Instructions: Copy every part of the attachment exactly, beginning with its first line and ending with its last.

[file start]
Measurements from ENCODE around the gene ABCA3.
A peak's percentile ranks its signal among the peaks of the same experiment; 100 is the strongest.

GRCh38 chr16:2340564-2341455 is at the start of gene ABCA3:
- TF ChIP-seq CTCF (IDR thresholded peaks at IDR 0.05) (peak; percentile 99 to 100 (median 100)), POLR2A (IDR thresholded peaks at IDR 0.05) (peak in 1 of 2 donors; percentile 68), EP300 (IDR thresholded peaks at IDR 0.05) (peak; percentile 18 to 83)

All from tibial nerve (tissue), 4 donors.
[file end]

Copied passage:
Measurements from ENCODE around the gene ABCA3.
A peak's percentile ranks its signal among the peaks of the same experiment; 100 is the strongest.

GRCh38 chr16:2340564-2341455 is at the start of gene ABCA3:
- TF ChIP-seq CTCF (IDR thresholded peaks at IDR 0.05) (peak; percentile 99 to 100 (median 100)), POLR2A (IDR thresholded peaks at IDR 0.05) (peak in 1 of 2 donors; percentile 68), EP300 (IDR thresholded peaks at IDR 0.05) (peak; percentile 18 to 83)

All from tibial nerve (tissue), 4 donors.